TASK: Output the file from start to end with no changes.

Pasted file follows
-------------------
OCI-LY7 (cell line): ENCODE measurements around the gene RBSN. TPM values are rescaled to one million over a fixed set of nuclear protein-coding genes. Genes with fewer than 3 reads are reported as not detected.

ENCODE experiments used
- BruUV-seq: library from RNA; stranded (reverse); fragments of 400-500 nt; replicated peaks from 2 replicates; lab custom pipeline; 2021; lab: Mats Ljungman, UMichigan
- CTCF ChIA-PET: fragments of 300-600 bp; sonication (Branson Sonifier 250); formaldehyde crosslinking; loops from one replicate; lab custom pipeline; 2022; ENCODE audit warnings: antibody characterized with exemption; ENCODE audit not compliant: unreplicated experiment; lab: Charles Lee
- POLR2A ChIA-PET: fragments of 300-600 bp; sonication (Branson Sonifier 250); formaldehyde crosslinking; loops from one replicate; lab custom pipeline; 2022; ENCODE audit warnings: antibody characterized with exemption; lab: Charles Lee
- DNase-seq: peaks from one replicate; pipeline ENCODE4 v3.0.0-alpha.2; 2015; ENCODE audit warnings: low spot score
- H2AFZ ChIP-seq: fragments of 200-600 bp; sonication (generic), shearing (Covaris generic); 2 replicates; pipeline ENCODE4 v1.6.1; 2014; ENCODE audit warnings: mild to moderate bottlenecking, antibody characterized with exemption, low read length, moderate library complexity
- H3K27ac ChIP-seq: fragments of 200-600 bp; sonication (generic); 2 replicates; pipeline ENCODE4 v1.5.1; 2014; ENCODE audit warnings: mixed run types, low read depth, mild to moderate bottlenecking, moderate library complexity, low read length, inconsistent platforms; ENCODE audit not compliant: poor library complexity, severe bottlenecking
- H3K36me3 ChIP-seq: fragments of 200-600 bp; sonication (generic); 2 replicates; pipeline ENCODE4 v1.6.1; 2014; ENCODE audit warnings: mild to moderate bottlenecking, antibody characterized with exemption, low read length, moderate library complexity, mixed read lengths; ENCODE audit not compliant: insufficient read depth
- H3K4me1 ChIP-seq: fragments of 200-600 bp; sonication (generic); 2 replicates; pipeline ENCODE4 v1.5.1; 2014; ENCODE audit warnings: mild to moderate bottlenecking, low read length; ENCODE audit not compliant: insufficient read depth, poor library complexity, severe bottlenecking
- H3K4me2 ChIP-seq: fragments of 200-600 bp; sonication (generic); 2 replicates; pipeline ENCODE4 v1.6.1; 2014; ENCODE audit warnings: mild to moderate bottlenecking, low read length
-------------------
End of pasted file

OCI-LY7 (cell line): ENCODE measurements around the gene RBSN. TPM values are rescaled to one million over a fixed set of nuclear protein-coding genes. Genes with fewer than 3 reads are reported as not detected.

ENCODE experiments used
- BruUV-seq: library from RNA; stranded (reverse); fragments of 400-500 nt; replicated peaks from 2 replicates; lab custom pipeline; 2021; lab: Mats Ljungman, UMichigan
- CTCF ChIA-PET: fragments of 300-600 bp; sonication (Branson Sonifier 250); formaldehyde crosslinking; loops from one replicate; lab custom pipeline; 2022; ENCODE audit warnings: antibody characterized with exemption; ENCODE audit not compliant: unreplicated experiment; lab: Charles Lee
- POLR2A ChIA-PET: fragments of 300-600 bp; sonication (Branson Sonifier 250); formaldehyde crosslinking; loops from one replicate; lab custom pipeline; 2022; ENCODE audit warnings: antibody characterized with exemption; lab: Charles Lee
- DNase-seq: peaks from one replicate; pipeline ENCODE4 v3.0.0-alpha.2; 2015; ENCODE audit warnings: low spot score
- H2AFZ ChIP-seq: fragments of 200-600 bp; sonication (generic), shearing (Covaris generic); 2 replicates; pipeline ENCODE4 v1.6.1; 2014; ENCODE audit warnings: mild to moderate bottlenecking, antibody characterized with exemption, low read length, moderate library complexity
- H3K27ac ChIP-seq: fragments of 200-600 bp; sonication (generic); 2 replicates; pipeline ENCODE4 v1.5.1; 2014; ENCODE audit warnings: mixed run types, low read depth, mild to moderate bottlenecking, moderate library complexity, low read length, inconsistent platforms; ENCODE audit not compliant: poor library complexity, severe bottlenecking
- H3K36me3 ChIP-seq: fragments of 200-600 bp; sonication (generic); 2 replicates; pipeline ENCODE4 v1.6.1; 2014; ENCODE audit warnings: mild to moderate bottlenecking, antibody characterized with exemption, low read length, moderate library complexity, mixed read lengths; ENCODE audit not compliant: insufficient read depth
- H3K4me1 ChIP-seq: fragments of 200-600 bp; sonication (generic); 2 replicates; pipeline ENCODE4 v1.5.1; 2014; ENCODE audit warnings: mild to moderate bottlenecking, low read length; ENCODE audit not compliant: insufficient read depth, poor library complexity, severe bottlenecking
- H3K4me2 ChIP-seq: fragments of 200-600 bp; sonication (generic); 2 replicates; pipeline ENCODE4 v1.6.1; 2014; ENCODE audit warnings: mild to moderate bottlenecking, low read length